Sounds like just the trick to improve the poisonous relationship between Trump and Pelosi.

Right now you’re thinking, “How can Democrats possibly trust the testimony of a man who’s headed off soon to federal prison for lying under oath to Congress?” Good question. They’ll find a way!

Especially if he gives the “right” answer to their inevitable first question: “Mr. Cohen, you’ve been convicted for lying to this body about your efforts to build a Trump Tower in Moscow. Did the president encourage you to tell that lie, knowing you’d be under oath?” And of course their second question: “Do you happen to have any audio recordings of him doing so?”

“In furtherance of my commitment to cooperate and provide the American people with answers, I have accepted the invitation by Chairman Elijah Cummings to appear publicly on February 7,” Mr. Cohen said in a statement. “I look forward to having the privilege of being afforded a platform with which to give a full and credible account of the events which have transpired.”

Don’t worry, Democrats aren’t going overboard in trying to hype Cohen’s testimon—

In the interview, Mr. Cummings compared Mr. Cohen’s appearance to that of John Dean, President Richard Nixon’s White House counsel, who in 1973 appeared before a special Senate committee investigating the Watergate scandal in which he implicated himself, top administration officials and the president himself in a cover-up of the 1972 break-in at the Democratic National Committee headquarters.

“This is a watershed moment,” Mr. Cummings said, invoking Mr. Dean, who he said “changed the course of America” with his testimony.

Cohen spent part of his statement at his sentencing blubbering about how he regrets carrying out Trump’s “dirty deeds” and how his “blind loyalty to this man … led me to choose a path of darkness over light.” So, yeah — his testimony promises to be newsy. Soon Pelosi will make Trump a new offer on the wall: Cave right now and re-open the government and we’ll make Cohen testify privately instead of publicly.

I’m curious to see how attorney/client privilege applies when Cohen’s inevitably asked how many mistress hush-money payoffs he arranged for the president in the years before he became a political candidate. Very little of the material seized from Cohen by the FBI was ultimately deemed to be privileged, but it must be that conversations between him and Trump about drafting contracts with mistresses to buy their silence are covered. Privilege couldn’t protect the Stormy and Karen McDougal deals because the feds claim that in those cases Cohen participated in a crime, namely, arranging contributions to Trump’s campaign and hiding them from the FEC. Earlier mistress payoffs from before 2015 wouldn’t have needed to be reported to anyone, though. If Cohen’s asked about them, will he invoke the privilege? It’ll be an odd situation in that he’ll want to tell the truth and burn his former client. But ethically he shouldn’t. Does a man facing federal prison care about that now?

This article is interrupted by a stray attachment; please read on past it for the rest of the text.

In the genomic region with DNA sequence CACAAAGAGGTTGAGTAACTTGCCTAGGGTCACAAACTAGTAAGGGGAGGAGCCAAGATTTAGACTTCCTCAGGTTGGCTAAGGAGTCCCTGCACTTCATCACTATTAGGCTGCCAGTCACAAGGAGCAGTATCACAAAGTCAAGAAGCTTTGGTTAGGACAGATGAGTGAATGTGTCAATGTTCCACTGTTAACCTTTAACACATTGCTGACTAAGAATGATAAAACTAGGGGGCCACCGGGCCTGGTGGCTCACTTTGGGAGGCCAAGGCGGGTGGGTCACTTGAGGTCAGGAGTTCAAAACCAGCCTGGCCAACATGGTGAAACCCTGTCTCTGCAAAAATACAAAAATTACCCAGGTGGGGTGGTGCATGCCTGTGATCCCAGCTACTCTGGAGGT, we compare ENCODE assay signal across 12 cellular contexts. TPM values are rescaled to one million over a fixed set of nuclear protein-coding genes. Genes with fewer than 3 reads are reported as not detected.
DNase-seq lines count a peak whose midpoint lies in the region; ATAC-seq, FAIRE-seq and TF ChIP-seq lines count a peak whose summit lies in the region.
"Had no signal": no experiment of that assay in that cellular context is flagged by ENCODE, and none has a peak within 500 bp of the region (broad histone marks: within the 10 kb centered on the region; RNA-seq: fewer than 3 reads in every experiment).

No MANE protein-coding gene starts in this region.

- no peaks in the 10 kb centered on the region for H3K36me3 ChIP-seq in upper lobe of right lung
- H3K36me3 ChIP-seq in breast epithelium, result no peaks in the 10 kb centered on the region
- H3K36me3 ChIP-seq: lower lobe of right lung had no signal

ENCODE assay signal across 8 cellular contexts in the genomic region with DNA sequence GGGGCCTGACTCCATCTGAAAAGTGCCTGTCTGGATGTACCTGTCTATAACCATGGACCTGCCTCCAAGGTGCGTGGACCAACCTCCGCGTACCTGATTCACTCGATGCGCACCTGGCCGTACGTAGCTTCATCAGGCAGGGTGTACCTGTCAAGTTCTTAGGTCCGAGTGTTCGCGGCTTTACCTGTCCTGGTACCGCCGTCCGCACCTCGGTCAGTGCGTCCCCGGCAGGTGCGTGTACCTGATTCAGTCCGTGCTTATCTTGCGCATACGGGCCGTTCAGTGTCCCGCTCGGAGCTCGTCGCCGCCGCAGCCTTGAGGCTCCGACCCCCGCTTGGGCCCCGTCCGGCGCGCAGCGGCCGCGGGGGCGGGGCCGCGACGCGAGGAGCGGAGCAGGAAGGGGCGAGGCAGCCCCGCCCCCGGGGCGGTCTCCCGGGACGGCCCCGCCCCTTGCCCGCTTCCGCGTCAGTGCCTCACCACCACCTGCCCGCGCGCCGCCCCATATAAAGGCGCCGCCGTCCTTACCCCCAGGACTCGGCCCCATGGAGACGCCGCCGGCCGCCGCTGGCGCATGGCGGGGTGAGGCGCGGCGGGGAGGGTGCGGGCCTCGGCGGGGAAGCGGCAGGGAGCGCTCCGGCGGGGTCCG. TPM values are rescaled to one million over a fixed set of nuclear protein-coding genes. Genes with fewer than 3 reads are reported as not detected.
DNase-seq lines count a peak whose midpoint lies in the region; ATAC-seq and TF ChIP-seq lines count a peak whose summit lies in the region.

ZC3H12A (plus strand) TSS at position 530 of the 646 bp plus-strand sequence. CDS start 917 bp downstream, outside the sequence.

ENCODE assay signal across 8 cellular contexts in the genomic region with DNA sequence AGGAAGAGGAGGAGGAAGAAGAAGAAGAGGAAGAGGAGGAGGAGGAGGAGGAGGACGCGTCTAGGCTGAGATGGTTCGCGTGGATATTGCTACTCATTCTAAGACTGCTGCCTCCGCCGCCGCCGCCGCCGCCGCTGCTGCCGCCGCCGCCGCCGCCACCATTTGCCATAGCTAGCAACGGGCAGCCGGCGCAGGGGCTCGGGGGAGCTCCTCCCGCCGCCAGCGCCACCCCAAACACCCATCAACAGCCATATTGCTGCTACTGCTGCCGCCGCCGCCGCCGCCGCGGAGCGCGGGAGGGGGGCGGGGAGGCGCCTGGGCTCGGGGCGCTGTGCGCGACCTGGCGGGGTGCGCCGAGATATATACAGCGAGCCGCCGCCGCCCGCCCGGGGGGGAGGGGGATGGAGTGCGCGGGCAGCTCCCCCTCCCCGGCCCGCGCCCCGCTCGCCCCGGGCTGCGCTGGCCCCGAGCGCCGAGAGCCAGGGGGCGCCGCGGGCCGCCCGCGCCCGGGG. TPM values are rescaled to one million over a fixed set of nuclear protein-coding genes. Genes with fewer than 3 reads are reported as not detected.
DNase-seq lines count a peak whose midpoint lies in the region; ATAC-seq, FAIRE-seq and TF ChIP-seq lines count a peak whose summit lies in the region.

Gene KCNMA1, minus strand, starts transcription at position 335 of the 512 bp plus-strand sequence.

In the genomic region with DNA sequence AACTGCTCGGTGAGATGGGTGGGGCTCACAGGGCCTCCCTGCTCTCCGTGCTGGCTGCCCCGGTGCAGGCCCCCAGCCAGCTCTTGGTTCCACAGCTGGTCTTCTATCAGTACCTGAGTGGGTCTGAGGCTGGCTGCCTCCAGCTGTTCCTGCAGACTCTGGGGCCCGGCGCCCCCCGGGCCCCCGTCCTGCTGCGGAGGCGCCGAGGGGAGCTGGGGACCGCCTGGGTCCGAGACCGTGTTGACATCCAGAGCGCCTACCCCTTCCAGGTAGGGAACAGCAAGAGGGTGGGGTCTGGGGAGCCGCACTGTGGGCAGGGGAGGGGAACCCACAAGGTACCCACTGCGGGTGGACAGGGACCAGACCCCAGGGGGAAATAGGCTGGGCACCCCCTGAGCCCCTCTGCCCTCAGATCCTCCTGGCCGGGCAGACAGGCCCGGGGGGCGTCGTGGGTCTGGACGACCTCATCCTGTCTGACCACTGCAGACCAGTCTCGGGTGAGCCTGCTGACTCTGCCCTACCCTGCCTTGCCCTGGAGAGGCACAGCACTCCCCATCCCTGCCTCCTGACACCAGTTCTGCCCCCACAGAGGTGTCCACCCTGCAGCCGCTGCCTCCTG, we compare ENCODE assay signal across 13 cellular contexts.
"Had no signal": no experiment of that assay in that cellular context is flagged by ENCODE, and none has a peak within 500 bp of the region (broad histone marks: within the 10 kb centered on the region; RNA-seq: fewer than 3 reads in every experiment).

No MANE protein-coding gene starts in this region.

Democrats are going to try to get him to implicate Trump in an impeachable offense, of course. But Judiciary Committee chair Jerry Nadler has set that bar conspicuously high:

Cohen’s testimony about Stormy obviously won’t do it. In fact, per the third prong, Cohen’s testimony about *anything* probably won’t do it. His credibility is shot. How could the wider public possibly support impeachment based on anything he says?

Either way, it’s gonna be weird when Cohen tears Trump apart at the hearing and suddenly vaults past Michael “Old News” Avenatti as the left’s new favorite Resistance lawyer. In lieu of an exit question, enjoy two clips from earlier today of new buddies Donald and Nancy lighting into each other. Pelosi thinks yesterday’s White House meeting was a publicity stunt orchestrated by Trump. Trump, very presidentially, compares Pelosi unfavorably to the thieving fascists who rule China. Good day for America.